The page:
Tom and I have been working together for a number of years, and it is really beneficial when both of you understand the vision of the finished film and the intended sound. Tom also mixed the soundtrack and was therefore able to use special mic setups for the recordings, which he could then work with in the mix.

In addition, I have never met an engineer who can use Pro Tools so quickly. Within seconds he changes takes, builds clicks or implements certain requests. This is worth gold when you consider what every idle minute means with a 60-man orchestra.

In addition to mixing and engineering, Tom also runs Scoring Berlin GmbH. He also offers contracting (arranging orchestral musicians and other relevant contacts) and draws top people from the major Berlin orchestras such as Radio Symphonie Orchester Berlin or Berliner Philharmoniker. Here, too, we had explicitly decided on big band brass to capture this crisp, American sound.

I think that it was a film with Warner Bros. on board and that Holger Tappe as director music is very important, we had a very reasonable budget for the recordings. This is not common with German productions. It was particularly important to the director to produce an international film that could keep up on the top level, but was produced in Europe.

What constitutes "good" film music for you?

That the music is based on its own idea or an interesting concept, that it sometimes dares something and, above all, contains tangible topics. In the best case, the music represents a kind of meta-level that tells the story, in certain situations even complements it or stands in counterpoint to it. I also love good instrumentation and interesting timbres and combinations.

Describe briefly again what such a counterpoint can look like. And did you have the opportunity to use this technology at Happy Family?

When the music is in particular contrast to the pictures. Happy Family has this scene in which the family is chained to the ground under a giant, artificially created snowball from Dracula. The family faces their own fate of freezing to death, while Dracula speaks to the family from an extendable platform, confident of victory and exalted above the family. In contrast to particularly dramatic music - which would certainly be appropriate here - I decided to compose a particularly beautiful and liberating sounding score, which is mainly based on strings and an overlying choir. The effect of the opposites increases the seriousness of the situation without sounding exciting or dramatic.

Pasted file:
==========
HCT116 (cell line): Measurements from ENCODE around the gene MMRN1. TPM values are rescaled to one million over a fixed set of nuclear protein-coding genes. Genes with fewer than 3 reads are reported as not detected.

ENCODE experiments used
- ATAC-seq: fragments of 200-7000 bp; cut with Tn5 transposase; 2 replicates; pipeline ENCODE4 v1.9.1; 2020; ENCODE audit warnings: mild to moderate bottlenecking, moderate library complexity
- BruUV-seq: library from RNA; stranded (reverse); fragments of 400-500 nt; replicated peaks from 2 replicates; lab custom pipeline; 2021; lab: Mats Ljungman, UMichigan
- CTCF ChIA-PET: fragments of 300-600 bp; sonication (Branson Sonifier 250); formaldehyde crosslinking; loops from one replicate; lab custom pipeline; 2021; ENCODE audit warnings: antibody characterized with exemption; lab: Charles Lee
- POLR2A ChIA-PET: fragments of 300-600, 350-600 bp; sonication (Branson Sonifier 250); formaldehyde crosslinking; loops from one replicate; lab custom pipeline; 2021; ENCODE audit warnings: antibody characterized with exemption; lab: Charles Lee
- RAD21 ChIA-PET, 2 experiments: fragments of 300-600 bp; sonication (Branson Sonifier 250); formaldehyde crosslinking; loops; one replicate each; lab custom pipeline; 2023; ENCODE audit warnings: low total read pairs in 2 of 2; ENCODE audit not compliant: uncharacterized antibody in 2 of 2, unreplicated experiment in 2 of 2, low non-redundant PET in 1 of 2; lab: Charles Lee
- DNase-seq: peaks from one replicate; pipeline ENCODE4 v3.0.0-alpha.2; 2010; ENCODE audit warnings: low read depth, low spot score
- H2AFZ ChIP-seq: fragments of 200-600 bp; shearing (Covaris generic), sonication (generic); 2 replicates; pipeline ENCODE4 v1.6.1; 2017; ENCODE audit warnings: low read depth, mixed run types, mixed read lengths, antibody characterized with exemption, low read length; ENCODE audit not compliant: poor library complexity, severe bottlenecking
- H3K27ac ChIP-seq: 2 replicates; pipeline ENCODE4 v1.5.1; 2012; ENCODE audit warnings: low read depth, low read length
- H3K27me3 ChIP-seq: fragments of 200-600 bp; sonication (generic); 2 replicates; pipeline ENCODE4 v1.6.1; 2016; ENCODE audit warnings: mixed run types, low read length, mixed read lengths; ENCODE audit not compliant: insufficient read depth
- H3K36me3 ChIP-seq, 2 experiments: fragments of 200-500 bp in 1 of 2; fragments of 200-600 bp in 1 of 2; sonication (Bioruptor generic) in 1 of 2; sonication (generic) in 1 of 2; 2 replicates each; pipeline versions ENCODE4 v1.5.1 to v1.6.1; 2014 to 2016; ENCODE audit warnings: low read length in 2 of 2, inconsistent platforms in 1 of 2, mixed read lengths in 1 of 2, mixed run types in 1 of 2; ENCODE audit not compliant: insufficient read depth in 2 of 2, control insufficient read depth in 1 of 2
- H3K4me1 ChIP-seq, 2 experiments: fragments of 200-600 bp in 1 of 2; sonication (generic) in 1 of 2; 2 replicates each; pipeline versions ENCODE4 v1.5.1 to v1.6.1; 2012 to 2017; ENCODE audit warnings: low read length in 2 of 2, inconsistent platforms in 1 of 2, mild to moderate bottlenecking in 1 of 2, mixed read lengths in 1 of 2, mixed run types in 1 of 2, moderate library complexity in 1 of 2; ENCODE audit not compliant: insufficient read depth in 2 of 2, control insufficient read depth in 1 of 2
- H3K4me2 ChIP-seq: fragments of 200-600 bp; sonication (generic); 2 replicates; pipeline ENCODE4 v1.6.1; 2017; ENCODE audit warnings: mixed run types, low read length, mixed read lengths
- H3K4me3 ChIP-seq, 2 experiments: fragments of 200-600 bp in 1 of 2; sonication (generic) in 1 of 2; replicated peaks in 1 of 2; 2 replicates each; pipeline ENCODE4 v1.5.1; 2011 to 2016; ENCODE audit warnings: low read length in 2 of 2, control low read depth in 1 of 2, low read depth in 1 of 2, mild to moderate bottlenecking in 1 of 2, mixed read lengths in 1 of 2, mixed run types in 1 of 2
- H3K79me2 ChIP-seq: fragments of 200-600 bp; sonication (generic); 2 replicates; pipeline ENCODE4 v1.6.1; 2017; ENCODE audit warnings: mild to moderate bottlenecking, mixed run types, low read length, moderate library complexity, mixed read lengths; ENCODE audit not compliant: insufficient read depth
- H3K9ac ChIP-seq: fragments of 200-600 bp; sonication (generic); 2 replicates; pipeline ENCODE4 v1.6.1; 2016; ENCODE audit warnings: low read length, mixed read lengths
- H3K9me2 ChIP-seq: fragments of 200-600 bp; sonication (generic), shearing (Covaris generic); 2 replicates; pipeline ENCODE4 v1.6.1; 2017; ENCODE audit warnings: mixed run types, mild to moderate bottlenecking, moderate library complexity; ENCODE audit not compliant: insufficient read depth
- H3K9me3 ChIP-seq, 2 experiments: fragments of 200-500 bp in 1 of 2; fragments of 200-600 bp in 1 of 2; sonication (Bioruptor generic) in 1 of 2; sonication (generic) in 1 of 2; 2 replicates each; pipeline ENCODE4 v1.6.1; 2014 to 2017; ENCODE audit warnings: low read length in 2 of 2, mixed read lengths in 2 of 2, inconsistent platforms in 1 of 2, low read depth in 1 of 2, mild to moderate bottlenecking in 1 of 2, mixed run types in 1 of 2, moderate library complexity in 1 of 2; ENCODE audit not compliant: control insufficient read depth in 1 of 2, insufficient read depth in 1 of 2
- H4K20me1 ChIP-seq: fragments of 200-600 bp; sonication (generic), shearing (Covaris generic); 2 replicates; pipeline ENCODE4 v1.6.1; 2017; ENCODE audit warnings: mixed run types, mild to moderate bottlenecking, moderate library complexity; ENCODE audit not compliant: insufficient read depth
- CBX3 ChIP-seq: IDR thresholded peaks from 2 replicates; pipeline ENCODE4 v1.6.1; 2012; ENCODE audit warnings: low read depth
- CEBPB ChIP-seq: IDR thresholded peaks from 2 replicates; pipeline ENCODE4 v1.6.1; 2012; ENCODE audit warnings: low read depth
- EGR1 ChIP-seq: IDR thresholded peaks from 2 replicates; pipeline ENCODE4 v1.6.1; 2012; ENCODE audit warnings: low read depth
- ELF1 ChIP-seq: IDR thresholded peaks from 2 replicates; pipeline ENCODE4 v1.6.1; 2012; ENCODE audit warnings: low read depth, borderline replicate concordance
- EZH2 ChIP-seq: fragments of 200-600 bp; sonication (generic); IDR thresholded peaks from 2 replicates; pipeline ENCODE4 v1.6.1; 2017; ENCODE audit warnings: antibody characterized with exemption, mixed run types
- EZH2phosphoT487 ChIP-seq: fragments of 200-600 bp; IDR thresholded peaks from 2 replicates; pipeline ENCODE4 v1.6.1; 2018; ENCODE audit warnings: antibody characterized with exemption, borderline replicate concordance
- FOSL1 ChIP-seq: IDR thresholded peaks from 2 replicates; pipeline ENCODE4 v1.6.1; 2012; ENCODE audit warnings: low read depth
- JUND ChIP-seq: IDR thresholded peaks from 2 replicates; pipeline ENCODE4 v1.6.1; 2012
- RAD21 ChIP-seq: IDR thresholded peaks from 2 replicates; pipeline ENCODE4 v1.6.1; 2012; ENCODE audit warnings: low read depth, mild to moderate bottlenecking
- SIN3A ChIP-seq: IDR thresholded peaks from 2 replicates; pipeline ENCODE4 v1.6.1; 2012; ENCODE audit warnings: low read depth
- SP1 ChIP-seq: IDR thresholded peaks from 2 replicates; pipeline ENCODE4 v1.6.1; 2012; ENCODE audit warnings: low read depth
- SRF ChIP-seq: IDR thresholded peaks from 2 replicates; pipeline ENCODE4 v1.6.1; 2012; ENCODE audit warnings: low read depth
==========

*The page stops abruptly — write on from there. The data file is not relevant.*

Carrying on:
Tom, what is the difference between a film score and a "normal" music production for you?

Tom Russboldt: The fact that music is never treated as an independent medium always raises the question: How do we create an interplay of these completely different worlds - seeing & hearing - into a film experience?

It's not just about creating massive walls of sound, being as loud as possible or even creating an over-produced hi-fi sound. The task is to reinforce or just accompany emotions, which ideally are already present in the picture. Music seldom has the chance to be the center of attention or manages to stand on its own. But even in the days of silent films you noticed that a picture alone does not make you happy. Unfortunately, this realization has not yet reached all levels of the production chain, so we have to see how the music can be better placed in the film by simple means.

It already begins in the composition and then ends in the mixing process that sound effects (SFX) and dialogues are not simply ignored, but considered. We try to deliver the music in such a way that many dynamic journeys are already present in our mix. Because otherwise the entire music is usually made quieter, just so as not to drown out the pounding in the picture!

Even if the music is not too hi-fi-like, the chances are increased that it will prevail better, not only because many of the SFX are super loud and low-frequency. The listening impression of high-pitched mixes is quickly too loud and penetrating in relation to dialogue and SFX, which is why the music is often pulled down and therefore sounds very thin.

The mix of the soundtrack / CD version then comes closer to “normal” music production because it is all about the listening experience of the music.

Please tell us which microphones you used for which instruments and why exactly these worked well for you.